Information on who should be assessed and how to get tested.
This page was last updated on 31 July 2020.
If you have symptoms consistent with COVID-19, such as cold or flu symptoms, contact Healthline (0800 358 5453) or your doctor to find out if you need a test.
If you are offered a test for COVID-19, please take it. It will help us ensure we don’t have community transmission, and help keep your friends, family and whānau safe.
A COVID-19 test is free of charge. However, you may need to pay for a test if it's for the purpose of entering another country. See advice for travellers for more information.
Who should get assessed for COVID-19?
People with any of the COVID-19 symptoms should get assessed.
For details of the symptoms see About COVID-19.
For urgent medical care please call 111.
Who to contact
Call your doctor if you are feeling unwell or have any one of the COVID-19 symptoms. They will talk with you and arrange for you to be assessed and tested if appropriate. This assessment will be based on your symptoms and circumstances.
You can also call Healthline on 0800 358 5453. This is free and you can call any time, it is open all day every day. Someone will talk with you about your symptoms and arrange for you to be assessed.
Healthline also has access to interpreters if you need one.
Please tell them if you have travelled overseas recently, have been in contact with someone who has recently travelled, or are a close contact of a confirmed case.
Testing is available at many General Practices (GPs) and at community-based assessment centres. You can call Healthline to find out about testing facilities in your area.
Healthline or your doctor will tell you what you need to do if you need to be tested. Some health care centres may ask you to wait in your car or a waiting area.
During your assessment the doctor or nurse may wear personal protective equipment and will ask you questions about your:
- general health
- living situation.
If you are offered a test for COVID-19, please take it.
We particularly encourage you to be tested if you develop symptoms and you are a health care worker, aged care worker, or if you would have a greater risk of poor health outcomes if you were to get COVID-19. This includes if you are Māori, Pasifika, older than 70 years, or have certain pre-existing health conditions.
Having a support person while getting tested
You can ask someone to help you get to the doctor and be with you while you are being assessed and tested.
If you are very unwell and advised by Healthline or your doctor that you need to be assessed or tested at the hospital, you can ask someone to help you get there. If you need someone with you at the hospital, you or your support person should call ahead and discuss this with the doctor or nurse at the hospital.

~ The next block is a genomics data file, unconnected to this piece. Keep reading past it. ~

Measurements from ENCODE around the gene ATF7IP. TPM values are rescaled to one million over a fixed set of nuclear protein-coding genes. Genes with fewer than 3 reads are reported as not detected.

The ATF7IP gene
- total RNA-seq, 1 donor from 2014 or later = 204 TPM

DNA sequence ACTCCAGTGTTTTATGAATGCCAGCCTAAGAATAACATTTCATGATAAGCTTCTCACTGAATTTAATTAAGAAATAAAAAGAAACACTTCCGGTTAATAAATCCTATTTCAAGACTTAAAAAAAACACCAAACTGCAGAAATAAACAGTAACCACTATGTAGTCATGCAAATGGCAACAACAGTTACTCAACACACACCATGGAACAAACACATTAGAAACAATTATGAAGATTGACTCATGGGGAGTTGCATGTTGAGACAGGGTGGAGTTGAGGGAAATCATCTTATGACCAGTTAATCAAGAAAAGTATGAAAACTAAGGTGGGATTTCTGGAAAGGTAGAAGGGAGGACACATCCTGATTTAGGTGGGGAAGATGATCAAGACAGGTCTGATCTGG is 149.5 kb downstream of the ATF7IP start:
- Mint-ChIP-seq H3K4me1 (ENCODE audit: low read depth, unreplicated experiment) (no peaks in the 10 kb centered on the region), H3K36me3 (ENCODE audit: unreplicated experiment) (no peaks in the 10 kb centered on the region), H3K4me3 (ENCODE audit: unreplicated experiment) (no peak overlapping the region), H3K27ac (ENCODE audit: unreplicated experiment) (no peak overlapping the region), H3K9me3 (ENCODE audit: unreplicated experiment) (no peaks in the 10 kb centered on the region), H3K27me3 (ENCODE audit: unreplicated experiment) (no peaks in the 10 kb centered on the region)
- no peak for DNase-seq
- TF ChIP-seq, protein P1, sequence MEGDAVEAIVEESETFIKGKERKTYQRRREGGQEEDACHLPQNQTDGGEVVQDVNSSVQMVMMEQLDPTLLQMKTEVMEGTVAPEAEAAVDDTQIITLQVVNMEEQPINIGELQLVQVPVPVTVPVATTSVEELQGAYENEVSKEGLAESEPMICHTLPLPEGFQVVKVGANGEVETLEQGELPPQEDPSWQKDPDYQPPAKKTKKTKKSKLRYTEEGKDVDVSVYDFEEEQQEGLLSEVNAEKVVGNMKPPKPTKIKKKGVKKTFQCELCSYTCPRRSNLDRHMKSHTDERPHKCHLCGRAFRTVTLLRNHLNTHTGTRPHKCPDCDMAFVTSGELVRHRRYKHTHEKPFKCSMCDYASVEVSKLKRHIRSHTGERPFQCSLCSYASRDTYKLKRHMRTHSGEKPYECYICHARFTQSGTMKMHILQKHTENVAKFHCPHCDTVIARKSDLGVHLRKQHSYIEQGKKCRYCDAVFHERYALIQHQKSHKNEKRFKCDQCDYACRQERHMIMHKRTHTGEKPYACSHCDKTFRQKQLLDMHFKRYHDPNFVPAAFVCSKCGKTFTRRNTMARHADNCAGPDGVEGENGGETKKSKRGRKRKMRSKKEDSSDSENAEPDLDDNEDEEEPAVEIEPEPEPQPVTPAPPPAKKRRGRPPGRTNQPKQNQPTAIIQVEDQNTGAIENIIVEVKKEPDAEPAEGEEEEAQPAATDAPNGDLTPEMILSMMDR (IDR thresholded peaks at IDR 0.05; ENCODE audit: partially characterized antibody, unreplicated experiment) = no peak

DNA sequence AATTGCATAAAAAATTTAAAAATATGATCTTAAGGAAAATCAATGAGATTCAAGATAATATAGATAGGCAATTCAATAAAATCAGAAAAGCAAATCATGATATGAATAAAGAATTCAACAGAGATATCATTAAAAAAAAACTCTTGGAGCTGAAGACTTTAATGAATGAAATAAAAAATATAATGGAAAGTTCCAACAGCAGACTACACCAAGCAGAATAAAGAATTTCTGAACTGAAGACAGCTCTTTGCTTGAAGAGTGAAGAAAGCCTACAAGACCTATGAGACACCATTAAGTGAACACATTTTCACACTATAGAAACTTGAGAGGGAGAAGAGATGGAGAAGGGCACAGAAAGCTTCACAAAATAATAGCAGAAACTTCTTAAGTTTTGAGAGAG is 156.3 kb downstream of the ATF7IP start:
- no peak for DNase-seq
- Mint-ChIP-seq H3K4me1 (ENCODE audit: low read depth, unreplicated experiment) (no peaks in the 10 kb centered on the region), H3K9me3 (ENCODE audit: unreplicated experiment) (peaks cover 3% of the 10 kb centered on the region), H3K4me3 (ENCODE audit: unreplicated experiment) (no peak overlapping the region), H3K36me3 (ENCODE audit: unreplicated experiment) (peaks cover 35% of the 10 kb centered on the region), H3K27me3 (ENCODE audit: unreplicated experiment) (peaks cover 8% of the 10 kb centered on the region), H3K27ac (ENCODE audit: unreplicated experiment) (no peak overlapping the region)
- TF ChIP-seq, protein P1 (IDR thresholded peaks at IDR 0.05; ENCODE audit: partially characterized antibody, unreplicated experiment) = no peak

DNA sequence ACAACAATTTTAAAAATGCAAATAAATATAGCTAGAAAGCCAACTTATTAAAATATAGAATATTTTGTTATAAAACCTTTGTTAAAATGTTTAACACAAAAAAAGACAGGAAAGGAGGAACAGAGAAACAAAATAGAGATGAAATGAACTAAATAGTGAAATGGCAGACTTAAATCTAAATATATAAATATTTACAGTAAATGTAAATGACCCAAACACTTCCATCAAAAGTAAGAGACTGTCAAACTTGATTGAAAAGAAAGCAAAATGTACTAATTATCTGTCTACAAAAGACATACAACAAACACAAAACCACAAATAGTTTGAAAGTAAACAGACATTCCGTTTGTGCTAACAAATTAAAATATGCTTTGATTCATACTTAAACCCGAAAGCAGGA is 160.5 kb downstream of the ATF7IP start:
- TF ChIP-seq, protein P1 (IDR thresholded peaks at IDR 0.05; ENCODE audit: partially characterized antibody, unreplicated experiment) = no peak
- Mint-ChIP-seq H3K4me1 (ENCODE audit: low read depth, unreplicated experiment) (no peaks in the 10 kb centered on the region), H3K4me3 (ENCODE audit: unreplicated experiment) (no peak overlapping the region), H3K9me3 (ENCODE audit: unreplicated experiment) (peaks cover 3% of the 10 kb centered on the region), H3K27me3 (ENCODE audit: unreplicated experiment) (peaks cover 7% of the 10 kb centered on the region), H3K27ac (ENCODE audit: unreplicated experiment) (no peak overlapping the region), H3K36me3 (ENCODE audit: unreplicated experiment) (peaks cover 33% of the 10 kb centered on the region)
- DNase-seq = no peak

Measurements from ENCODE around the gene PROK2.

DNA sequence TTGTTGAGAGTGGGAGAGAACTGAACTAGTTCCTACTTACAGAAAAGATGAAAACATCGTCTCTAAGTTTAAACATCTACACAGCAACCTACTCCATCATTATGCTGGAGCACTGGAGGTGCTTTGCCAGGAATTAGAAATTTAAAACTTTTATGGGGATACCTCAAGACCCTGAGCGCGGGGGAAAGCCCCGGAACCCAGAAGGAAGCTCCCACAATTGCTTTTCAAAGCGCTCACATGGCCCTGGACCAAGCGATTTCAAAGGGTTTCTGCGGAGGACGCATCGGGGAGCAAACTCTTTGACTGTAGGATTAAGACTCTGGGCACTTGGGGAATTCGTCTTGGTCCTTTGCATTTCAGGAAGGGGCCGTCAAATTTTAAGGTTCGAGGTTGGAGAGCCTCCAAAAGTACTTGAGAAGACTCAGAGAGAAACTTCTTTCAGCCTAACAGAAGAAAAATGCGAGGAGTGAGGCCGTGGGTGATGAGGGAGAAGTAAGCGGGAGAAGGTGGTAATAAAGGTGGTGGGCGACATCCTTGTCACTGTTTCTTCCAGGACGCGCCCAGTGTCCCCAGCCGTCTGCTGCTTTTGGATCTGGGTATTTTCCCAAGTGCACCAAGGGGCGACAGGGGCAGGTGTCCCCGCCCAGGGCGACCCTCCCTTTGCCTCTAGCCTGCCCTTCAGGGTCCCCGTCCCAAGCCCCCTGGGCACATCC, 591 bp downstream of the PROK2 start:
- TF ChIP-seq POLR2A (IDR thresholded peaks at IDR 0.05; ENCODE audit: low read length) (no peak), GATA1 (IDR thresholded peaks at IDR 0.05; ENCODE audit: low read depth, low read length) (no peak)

Who needs to self-isolate
Most people do not need to self-isolate while waiting for a test result. However, if you have symptoms you should stay home while unwell and follow the advice of your health practitioner on when you can return to work or school.
You will only be asked to self-isolate if you:
- have travelled overseas recently
- have been in contact with someone who has recently travelled
- are a close contact of a person with confirmed COVID-19.
You should minimise contact with others in your household while you wait for the test result. Others in your house only need to self-isolate while you wait for results if you are a close contact of a confirmed or probable case of COVID-19.
Testing at the border
If you are in contact with people arriving from overseas, for example if you work at the border, you will be provided with additional health checks and testing. This is because New Zealand’s greatest risk of COVID-19 spreading is at our border.
People who will be provided with additional checks and testing include:
- People in managed isolation or quarantine facilities
- Border workers in customs, biosecurity, immigration and aviation security at airports, people who clean in areas used by arriving travellers, or who clean the aircraft, and people working in airside services such as foodhalls where people in transit may be waiting
- Border workers at our maritime ports such as ships’ pilots, stevedores, and those providing seafarer welfare support as well as people working in customs, immigration and public health at our maritime ports
- Staff who work in managed isolation and quarantine facilities, including those who drive people entering the country from the airport to the facilities
- Staff who test people who have symptoms consistent with COVID-19
- Air crew
Read more about our Surveillance plan and testing strategy.
Testing for travellers leaving New Zealand
Some countries require travellers to confirm a negative COVID-19 test before they leave New Zealand. You can check the requirements of the country you are travelling to, by contacting their local High Commission, Embassy or Consulate in New Zealand.
If you need a COVID-19 test prior to departure please see Advice for travellers.